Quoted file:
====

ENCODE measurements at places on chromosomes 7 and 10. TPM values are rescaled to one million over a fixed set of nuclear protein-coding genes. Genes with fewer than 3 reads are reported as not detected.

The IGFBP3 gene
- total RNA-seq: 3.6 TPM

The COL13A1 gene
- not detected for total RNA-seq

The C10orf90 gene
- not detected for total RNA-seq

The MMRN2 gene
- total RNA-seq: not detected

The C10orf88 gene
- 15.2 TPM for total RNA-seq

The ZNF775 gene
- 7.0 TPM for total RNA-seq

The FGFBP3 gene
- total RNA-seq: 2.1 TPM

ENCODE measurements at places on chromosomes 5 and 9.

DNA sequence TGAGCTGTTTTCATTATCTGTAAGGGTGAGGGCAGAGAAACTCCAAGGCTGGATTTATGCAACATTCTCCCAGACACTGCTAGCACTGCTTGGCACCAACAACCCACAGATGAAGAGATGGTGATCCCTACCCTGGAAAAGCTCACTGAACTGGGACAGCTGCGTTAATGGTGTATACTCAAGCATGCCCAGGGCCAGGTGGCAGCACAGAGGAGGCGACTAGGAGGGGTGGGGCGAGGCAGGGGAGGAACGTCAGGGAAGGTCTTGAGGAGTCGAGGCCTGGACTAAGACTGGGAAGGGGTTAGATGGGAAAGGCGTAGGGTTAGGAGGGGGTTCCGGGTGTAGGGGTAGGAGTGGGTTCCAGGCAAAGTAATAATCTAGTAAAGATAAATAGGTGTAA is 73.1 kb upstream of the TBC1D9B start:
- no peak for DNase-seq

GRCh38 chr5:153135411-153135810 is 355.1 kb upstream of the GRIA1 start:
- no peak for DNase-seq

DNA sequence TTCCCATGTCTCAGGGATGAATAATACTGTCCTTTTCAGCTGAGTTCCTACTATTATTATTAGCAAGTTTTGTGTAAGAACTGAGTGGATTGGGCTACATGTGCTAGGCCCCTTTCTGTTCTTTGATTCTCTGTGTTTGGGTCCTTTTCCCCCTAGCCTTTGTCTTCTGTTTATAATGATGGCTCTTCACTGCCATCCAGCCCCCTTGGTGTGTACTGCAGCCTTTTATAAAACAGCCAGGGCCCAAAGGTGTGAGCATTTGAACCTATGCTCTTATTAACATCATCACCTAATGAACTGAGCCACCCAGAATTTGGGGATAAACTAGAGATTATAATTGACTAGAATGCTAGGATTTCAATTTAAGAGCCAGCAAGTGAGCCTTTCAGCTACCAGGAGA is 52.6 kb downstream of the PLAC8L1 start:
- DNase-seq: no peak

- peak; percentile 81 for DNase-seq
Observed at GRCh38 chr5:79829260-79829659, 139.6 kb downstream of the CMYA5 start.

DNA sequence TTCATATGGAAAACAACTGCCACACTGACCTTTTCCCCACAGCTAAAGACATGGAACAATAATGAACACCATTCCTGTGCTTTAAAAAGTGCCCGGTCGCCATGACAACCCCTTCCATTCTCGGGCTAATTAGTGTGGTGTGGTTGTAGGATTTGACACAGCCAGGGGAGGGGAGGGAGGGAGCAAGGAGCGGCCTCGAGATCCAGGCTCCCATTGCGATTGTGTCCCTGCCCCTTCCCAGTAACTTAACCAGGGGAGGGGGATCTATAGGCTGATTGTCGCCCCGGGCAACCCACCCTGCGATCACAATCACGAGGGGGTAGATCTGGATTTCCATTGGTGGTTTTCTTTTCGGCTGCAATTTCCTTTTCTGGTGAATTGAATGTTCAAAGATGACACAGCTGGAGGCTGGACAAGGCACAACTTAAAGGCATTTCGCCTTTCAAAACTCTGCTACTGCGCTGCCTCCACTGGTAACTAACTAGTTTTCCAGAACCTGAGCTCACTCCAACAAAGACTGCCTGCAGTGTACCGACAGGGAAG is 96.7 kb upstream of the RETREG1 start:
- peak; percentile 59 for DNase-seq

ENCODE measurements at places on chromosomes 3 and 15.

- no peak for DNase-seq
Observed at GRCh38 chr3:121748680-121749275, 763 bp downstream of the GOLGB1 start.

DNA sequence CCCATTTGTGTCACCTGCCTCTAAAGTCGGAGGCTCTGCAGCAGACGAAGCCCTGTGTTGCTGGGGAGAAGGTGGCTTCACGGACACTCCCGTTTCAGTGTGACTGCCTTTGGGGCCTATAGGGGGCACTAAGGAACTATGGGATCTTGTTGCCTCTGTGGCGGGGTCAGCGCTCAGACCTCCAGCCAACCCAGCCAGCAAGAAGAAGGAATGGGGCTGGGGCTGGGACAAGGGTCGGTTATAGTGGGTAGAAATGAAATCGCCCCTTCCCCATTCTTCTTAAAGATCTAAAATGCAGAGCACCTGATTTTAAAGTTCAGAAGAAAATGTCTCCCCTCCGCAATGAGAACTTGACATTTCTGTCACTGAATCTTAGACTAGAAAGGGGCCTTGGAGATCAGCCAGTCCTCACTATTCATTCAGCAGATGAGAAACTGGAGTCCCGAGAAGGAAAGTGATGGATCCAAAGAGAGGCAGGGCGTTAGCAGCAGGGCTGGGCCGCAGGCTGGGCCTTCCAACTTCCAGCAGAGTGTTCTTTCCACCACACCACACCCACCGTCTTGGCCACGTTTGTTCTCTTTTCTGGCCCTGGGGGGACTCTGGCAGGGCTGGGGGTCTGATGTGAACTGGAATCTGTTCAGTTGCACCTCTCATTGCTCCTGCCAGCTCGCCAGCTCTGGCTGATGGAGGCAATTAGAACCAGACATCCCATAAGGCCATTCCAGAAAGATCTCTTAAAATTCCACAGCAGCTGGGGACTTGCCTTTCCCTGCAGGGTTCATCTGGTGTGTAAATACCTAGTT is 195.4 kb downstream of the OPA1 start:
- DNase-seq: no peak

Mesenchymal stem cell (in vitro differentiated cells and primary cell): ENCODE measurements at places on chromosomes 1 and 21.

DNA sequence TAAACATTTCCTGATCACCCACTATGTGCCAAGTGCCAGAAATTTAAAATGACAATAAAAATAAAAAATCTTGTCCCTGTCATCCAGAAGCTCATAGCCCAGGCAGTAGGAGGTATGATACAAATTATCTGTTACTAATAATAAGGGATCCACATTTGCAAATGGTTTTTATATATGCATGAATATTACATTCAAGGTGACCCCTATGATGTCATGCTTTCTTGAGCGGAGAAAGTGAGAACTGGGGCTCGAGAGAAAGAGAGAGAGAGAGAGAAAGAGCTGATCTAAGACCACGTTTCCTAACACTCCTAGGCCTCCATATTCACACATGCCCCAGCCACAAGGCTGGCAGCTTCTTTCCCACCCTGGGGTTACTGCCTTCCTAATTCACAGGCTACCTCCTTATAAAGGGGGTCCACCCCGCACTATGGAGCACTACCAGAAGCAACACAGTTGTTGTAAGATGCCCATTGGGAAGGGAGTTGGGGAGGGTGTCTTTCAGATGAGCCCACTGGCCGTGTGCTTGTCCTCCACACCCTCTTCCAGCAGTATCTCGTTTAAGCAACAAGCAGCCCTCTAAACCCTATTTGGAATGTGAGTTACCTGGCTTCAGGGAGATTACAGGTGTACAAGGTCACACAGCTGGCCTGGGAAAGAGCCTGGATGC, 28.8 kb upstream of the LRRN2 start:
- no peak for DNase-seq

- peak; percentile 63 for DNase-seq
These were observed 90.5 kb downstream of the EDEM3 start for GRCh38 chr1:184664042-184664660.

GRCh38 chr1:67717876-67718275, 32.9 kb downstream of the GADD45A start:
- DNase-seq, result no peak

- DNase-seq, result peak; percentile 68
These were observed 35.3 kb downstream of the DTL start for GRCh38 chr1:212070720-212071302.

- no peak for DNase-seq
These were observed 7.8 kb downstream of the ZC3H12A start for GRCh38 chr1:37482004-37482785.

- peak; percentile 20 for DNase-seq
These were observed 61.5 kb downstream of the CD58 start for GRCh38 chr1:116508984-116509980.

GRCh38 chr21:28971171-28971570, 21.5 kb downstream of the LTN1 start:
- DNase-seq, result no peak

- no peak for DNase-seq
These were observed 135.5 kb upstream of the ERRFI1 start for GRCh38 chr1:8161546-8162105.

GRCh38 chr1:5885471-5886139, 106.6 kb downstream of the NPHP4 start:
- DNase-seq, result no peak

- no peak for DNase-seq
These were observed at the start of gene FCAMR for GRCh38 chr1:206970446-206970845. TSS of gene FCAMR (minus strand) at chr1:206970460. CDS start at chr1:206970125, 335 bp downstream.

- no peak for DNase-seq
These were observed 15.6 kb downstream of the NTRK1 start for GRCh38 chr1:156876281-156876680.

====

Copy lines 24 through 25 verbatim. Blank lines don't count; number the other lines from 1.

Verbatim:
Observed at GRCh38 chr5:79829260-79829659, 139.6 kb downstream of the CMYA5 start.

DNA sequence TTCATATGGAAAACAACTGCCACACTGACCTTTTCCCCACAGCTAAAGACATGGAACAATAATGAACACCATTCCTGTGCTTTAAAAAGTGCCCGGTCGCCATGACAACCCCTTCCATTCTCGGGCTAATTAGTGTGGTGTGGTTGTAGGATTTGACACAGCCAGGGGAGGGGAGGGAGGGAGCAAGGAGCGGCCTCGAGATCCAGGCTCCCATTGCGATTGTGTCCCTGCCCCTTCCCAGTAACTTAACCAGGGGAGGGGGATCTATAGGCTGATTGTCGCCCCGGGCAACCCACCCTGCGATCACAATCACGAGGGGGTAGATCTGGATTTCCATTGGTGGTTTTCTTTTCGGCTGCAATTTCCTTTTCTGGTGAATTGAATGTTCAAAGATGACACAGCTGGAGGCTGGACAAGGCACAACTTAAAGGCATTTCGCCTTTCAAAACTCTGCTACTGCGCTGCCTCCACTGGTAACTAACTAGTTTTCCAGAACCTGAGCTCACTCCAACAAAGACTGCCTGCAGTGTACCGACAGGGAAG is 96.7 kb upstream of the RETREG1 start: